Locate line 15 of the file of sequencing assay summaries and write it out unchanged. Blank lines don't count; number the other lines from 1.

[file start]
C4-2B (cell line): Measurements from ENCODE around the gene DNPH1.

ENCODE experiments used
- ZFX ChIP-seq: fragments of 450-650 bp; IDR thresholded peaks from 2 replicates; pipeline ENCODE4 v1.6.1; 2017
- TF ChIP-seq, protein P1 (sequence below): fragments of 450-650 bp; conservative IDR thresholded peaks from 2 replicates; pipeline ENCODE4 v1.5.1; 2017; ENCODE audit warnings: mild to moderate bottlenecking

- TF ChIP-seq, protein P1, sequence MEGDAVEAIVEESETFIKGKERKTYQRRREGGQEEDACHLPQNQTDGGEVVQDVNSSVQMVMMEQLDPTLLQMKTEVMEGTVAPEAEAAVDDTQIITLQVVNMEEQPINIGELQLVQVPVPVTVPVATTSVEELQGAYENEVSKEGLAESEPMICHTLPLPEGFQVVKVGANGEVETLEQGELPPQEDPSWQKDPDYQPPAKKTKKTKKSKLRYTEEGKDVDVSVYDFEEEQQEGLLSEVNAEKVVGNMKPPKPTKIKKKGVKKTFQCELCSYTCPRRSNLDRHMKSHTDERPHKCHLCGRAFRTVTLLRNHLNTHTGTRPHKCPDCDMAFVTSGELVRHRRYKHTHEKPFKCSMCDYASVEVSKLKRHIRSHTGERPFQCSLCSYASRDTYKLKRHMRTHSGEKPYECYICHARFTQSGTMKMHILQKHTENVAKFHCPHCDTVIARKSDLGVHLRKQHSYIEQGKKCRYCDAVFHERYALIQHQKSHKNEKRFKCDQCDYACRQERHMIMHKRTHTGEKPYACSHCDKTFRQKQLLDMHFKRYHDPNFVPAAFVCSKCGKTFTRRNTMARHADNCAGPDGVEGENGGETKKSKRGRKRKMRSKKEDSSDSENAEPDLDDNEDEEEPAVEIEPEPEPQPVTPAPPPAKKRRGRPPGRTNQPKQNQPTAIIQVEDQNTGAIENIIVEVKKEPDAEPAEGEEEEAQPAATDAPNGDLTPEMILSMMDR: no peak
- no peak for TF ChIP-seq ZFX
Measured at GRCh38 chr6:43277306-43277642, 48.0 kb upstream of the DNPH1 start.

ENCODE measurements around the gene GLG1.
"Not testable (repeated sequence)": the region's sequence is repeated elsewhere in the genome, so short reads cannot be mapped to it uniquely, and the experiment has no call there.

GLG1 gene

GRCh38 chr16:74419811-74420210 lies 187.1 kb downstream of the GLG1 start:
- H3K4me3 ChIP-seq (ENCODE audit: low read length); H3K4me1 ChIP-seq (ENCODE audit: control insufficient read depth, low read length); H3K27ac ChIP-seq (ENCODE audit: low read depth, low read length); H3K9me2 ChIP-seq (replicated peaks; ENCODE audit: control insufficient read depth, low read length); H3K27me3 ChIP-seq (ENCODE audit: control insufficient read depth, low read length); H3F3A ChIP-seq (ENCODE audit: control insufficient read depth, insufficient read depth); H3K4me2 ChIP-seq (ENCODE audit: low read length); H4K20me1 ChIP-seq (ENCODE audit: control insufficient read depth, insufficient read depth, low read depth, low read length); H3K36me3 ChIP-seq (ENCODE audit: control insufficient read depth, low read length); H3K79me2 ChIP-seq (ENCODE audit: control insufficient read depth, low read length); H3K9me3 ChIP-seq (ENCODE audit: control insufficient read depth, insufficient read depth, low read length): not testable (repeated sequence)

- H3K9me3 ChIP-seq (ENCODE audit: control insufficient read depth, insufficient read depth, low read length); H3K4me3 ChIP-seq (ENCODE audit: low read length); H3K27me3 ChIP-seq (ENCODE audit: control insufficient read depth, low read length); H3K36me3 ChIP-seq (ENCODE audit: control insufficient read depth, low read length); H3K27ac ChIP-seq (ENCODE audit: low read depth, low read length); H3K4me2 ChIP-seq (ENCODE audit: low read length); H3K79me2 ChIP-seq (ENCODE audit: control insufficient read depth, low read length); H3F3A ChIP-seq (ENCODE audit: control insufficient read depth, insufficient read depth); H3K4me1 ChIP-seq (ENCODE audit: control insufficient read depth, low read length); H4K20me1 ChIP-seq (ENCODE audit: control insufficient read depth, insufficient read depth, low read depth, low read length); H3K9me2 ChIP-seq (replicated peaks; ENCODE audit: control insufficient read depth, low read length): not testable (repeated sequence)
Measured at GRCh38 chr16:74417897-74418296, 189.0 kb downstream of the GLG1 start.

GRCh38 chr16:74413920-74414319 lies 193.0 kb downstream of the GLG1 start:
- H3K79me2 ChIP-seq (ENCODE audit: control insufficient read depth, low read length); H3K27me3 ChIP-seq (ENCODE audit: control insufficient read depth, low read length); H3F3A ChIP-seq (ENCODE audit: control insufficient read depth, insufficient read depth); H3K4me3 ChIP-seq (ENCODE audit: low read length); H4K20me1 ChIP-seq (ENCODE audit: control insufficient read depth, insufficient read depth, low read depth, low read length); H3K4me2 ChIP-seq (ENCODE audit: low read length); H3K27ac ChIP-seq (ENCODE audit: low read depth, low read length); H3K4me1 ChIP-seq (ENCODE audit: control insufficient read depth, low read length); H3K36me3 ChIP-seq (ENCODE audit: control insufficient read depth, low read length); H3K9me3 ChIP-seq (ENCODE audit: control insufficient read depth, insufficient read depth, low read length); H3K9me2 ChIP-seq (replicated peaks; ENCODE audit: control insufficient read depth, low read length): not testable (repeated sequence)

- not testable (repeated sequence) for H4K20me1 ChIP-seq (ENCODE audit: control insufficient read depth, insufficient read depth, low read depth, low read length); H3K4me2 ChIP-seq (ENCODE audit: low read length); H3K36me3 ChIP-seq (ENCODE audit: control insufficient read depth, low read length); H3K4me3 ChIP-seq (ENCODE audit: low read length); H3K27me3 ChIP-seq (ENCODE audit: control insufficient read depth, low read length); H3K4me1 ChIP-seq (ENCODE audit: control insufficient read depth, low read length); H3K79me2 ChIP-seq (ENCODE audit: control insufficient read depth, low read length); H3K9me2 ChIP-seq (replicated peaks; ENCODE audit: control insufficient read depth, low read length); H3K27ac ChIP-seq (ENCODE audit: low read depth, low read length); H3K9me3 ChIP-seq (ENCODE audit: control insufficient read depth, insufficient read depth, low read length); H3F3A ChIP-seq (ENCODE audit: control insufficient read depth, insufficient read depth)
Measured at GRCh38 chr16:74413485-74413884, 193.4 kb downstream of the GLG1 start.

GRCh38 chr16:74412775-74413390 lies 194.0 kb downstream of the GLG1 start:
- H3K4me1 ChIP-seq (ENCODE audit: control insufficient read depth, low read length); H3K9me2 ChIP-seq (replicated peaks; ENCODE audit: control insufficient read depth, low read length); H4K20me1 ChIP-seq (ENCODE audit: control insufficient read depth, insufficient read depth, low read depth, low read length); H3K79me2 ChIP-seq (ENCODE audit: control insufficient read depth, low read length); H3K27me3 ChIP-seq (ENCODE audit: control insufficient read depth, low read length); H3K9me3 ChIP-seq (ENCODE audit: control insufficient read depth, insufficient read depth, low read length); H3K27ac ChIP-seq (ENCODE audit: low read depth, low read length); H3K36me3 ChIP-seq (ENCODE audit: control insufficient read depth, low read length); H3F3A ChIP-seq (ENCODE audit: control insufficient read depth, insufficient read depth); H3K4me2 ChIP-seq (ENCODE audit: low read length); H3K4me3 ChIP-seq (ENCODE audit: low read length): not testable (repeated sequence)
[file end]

GRCh38 chr16:74413920-74414319 lies 193.0 kb downstream of the GLG1 start: